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1198 clutch getting airbound

1125 Views 5 Replies 4 Participants Last post by  vfrman
Hey guys, bike has a new clutch in it, plates, basket, pressure plate, springs.... Dealer installed last year. Clutch itself is fine, doesnt slip, etc.

But the system keeps getting airbound, my trackday on Friday I started having trouble getting neutral, then had 2 false gears, 1 putting me off course.

So my question is, where are the systems likely to pull air from? I would say the slave, but if its pulling air, wouldnt it also leak fluid? I have no leaks in the system, and it is not airbound when I bleed it (obviously)

Any ideas? Any sort of bench test procedure for the slave?
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It's not air in the system — it's excessive water in your hydraulic fluid. Water boils at 212°F which creates pockets of compressible water vapor (steam) that behaves like air bubbles. Change your fluid.

You need to get rid of ALL the water that has puddled in the slave cylinder. This requires removing the line from the slave, remove the slave from the engine casing, and inverting it to assure that all water is removed down in the lowest point of the slave/system. Water is heavier than hydraulic fluid so it sinks to the lowest point. Use a blast of compressed air to assure that the slave is completely dry before refilling with fluid and reconnecting the line.

Then bleed the air from the system, preferably from its high-point. Newer bikes have a factory bleed nipple located inside the fluid reservoir to make it easy. Older bikes like the 916 are notoriously difficult to bleed because the factory bleed nipple is located above the system low-point on the top of the slave cylinder. If you replace the banjo bolt at the master cylinder on earlier models with one with a bleed nipple it’s much easier to bleed air from these systems.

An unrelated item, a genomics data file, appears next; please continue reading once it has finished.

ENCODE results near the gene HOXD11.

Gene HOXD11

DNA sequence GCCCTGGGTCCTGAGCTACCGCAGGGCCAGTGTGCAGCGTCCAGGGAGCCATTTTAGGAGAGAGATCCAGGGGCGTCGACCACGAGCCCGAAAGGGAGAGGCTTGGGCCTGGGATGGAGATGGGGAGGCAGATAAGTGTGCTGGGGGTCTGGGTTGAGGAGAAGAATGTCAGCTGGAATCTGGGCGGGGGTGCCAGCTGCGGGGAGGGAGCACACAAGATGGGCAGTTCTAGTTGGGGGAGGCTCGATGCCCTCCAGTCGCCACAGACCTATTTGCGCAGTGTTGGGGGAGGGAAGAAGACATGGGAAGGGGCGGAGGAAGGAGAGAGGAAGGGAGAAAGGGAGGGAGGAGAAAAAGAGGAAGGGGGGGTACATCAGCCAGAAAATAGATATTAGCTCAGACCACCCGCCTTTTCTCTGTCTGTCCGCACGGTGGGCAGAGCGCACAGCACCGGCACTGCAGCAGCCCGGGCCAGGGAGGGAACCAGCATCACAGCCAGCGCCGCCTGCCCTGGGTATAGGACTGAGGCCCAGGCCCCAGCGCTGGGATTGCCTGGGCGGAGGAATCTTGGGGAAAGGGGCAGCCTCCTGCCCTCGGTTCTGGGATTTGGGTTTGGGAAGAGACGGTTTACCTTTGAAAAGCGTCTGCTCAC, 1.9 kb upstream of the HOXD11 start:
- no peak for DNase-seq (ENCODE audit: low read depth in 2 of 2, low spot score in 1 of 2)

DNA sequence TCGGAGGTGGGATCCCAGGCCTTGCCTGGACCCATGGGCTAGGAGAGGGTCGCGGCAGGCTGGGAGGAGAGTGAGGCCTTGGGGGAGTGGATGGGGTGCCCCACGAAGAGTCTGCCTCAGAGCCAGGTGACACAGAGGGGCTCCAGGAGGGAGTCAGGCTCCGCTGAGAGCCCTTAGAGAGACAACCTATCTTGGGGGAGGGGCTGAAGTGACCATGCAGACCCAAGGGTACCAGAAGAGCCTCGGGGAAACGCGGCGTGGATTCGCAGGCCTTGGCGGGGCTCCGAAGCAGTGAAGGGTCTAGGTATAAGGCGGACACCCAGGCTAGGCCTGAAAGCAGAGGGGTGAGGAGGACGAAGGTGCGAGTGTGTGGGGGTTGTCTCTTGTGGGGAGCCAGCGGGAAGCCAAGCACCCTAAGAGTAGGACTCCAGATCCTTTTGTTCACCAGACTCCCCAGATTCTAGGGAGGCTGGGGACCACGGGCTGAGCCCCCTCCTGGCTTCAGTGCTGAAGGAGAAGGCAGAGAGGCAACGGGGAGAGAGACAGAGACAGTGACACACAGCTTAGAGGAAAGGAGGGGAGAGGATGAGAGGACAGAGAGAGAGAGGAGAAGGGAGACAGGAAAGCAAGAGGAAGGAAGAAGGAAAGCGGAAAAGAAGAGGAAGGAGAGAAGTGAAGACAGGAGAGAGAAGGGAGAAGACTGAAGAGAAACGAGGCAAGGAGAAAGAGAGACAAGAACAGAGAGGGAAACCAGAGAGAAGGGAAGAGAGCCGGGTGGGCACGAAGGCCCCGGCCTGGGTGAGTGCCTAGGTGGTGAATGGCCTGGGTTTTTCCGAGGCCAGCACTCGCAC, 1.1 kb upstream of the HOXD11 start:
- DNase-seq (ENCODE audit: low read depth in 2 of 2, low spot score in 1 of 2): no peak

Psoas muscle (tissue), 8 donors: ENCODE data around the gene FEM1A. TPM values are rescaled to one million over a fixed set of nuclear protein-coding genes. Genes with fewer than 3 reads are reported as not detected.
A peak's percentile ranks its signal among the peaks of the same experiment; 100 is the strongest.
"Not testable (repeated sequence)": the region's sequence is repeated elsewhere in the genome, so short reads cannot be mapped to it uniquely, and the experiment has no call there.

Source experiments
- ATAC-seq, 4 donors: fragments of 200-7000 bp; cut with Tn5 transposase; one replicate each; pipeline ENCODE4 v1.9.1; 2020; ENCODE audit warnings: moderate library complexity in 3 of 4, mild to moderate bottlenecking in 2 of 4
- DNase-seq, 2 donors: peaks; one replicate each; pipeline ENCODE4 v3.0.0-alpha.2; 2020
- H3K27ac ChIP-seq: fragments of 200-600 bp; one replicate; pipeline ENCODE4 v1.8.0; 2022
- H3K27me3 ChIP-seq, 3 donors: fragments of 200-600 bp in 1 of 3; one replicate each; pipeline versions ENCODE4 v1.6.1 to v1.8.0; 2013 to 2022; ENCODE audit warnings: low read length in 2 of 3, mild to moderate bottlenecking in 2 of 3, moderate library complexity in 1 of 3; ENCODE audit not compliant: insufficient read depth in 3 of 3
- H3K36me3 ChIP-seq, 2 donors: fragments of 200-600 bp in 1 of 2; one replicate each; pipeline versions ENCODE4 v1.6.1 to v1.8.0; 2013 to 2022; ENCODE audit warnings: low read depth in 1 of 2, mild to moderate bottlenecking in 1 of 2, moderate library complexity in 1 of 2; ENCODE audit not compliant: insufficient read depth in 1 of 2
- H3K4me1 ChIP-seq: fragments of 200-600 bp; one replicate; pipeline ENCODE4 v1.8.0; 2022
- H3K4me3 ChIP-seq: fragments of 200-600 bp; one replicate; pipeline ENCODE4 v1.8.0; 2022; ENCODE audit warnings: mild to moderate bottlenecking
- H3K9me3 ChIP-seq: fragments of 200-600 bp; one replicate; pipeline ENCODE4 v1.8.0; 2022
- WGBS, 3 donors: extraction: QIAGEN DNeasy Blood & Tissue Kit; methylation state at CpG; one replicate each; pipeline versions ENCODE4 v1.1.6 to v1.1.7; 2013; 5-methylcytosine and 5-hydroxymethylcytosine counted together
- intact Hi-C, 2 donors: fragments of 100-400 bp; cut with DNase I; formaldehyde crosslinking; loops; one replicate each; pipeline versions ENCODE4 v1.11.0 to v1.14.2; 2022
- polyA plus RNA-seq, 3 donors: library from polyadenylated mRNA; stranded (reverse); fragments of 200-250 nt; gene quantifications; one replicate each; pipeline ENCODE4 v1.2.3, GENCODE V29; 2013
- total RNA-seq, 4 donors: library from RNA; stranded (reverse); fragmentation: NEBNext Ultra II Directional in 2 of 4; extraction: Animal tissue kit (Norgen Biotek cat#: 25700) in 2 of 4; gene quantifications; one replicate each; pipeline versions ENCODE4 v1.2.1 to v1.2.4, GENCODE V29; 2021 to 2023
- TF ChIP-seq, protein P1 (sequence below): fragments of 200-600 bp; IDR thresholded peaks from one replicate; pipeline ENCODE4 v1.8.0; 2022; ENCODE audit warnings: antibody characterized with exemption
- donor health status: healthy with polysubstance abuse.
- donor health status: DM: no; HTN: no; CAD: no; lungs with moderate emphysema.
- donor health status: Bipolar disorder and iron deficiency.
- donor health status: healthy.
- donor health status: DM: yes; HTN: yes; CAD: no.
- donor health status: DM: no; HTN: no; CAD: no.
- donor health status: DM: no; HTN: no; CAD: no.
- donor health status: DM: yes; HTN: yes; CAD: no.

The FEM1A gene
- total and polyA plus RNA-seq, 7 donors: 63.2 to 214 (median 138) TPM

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Thanks Shazaam.
So this raises a new question- what fluid are you putting in? I assume there is a different boiling point between DOT3 and DOT4..

my clutch master is radial, so I will benchbleed it before putting system back together.

Any serviceable pieces to the slave I need to be concerned with- IE any sorts of seals that will need to be replaced when I brake the slave loose?

This is the perfect time to install the new clutch line I have floating around
Fluids that meet the DOT 4 standards have a slightly higher wet and dry boiling point than DOT 3 fluids. There's no need to use expensive high temperature brake fluids in the clutch system. Buy what's on sale. The important thing is to change the fluid regularly to remove the absorbed water.

There are some fluids that don't turn black when used with aftermarket slaves such as Valvoline SynPower, ATE Super Blue, Galfer Super DOT 4 and Motul RBF 600.


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Good luck getting Super Blue in the USA...Thanks DOT. Assholes.
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